Your Step-by-Step Guide on How to Take Your Idea and Bring it to the World
Walt Disney was a dreamer.
And the way that Walt Disney turned his dream into reality has a lot to do with what you’ll need to do in order to turn YOUR dream into reality.
First off, Walt had nothing given to him.
After a rough start to life, he came to Hollywood at the age of 22 with $40 in his pocket and one shirt.
In those early years, he developed the skill of being an animator, which basically meant he drew cartoons.
Walt Disney was the typical “starving artist”—very talented with a piece of paper and a pencil, but he didn’t know how to monetize his skills.
After multiple attempts with no luck at finding work in a studio, he said to himself, “If there is no work, I have to do something on my own!”
On October 16, 1923, Walt founded, along with his brother, “Disney Brothers Cartoon Studio”.
Back then it wasn’t one of the world’s most recognized brand, it was simply 2 brothers trying to make something work in a garage with a rented camera.
“This whole thing started with a dream” —Walt Disney
It was still just a dream at this point—and that dream needed to be sold to other people if the world would ever benefit from it.
Here’s how Walt Disney turned his dream into reality:
The original name for the mouse wasn’t Mickey.
“Mortimer Mouse” was the name before Walt’s wife convinced him to change it.
On May 15, 1928 Walt released his first screening of Mickey Mouse, but the audience didn’t respond positively.
He gave it another try later in the year but the cartoon was never released because he couldn’t find a distributor for it.
The key is, he didn’t give up—he continued producing.
He went back to the drawing board (literally) and that November came up with another short, animated film that featured Mickey the cartoon character.
The 3rd time was a charm—this time he secured a distributor and Mickey Mouse began to get known to the masses for the first time.
#2 Personal Investment
After some initial success, Walt knew that he must keep adding wood to his fire, because you can’t rest on yesterday’s success if you want future growth.
Between 1929 and 1939 Walt kept pumping out films.
He hired more animators and his studio grew.
His first mega-hit came in 1937 with Snow White and the Seven Dwarfs.
Adjusted for inflation, it’s still one of the top-grossing films of all-time.
It not only was profitable, but it also made history as the world’s first full-length animated cartoon.
And it finally made Walt a millionaire.
To many on the outside, it looked like Walt Disney was an overnight success.
The truth is, Snow White and the Seven Dwarfs was 3 years in the making.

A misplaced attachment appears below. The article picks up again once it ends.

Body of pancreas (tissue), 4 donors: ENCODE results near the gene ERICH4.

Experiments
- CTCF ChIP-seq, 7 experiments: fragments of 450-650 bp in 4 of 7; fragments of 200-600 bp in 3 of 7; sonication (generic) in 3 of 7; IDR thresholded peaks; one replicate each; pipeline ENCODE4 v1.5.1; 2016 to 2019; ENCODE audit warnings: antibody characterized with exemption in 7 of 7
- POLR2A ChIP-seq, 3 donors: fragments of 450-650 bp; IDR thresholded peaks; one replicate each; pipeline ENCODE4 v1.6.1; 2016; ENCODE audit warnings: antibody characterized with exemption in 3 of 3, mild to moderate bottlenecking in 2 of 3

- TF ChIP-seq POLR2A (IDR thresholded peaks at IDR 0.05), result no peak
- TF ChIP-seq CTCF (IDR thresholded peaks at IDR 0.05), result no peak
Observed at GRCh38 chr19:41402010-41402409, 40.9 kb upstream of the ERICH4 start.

That’s a lot of late nights at the studio making drawings.
Walt’s personal investment into his business with his money, time, and efforts were beginning to give the world notice that he was serious about his dream.
#3 Selling Others on His Ideas
In 1948, Walt sent a memo detailing his plan for “Mickey Mouse Park.” He described Main Street, a cowboy town, and a carnival section.
His brother and partner, Roy Disney, disregarded it immediately.
The 1940s had brought World War 2 and the studio had racked up a large debt to the Bank of America since none of Disney’s postwar films had produced a profit.
The massive success of Snow White from a decade earlier seemed like a distant memory.
While the idea of creating a theme park stayed in Walt’s mind, the Disney Company only made $720K from $7 million in revenue in 1950.
With Disneyland estimated to cost between $10 million and $20 million dollars to build, the cost, relative to the company’s profits at the time, was huge.
In addition, at that time each Disney movie was costing between $1 million and $2 million—which was already pretty large relative to the company’s profits, not all of which would be converted into cash.
So, Walt Disney had a big sale to make:
How would he convince others to risk money to join him?
All dreams require funding.
If your dream is big enough, you will need to raise money too.
At first, those closest to Walt told him a theme park was too much of a diversification move that was completely unrelated to what they were doing at the time, which was film making.
But Walt stuck with his dream and borrowed $50,000 of seed capital against his life insurance.
It was the limit of his personal borrowing ability…so, he sold his second home in Palm Springs for more cash.
The banks weren’t willing to lend him more money, so Walt flew across the country to talk to major network execs at CBS and NBC.
He spent months negotiating with the idea to give one of the TV networks an opportunity to invest in his new theme park in exchange for a weekly one hour Disney TV show.
Both CBS and NBC wouldn’t agree to the deal, but did Walt throw in the towel and give up?
Nope, he went to the up and coming 3rd network, ABC, and worked out a deal where ABC would become 34% owners of Disneyland and get exclusive TV rights to air Disney shows.
By the way—there is another lesson in this—and that is Walt didn’t treat TV as a threat even though it was a new platform that seemed to rival the film industry. He treated TV as an opportunity.
With $7 million raised and 34% of Disneyland given to ABC, Walt was on his way.
He secured more funding through smaller investors.
#4 Building His Dream
With cash to finance the park, crews began construction in Anaheim in the summer of 1954.
A giant orange grove began to morph into Disneyland—a park that was once only an idea in one man’s head was becoming a reality.
People still doubted him, saying that he lacked the real estate and commercial construction experience to bring this kind of idea to a good ending.
But Walt knew how to delegate.
He looked to hire the best of the best to help him build his vision—so he found a guy named Joe Fowler who was a retired navy shipbuilder.
Joe was known as “Mr. Can Do” for his ability to make any project work no matter how difficult…
(to be continued)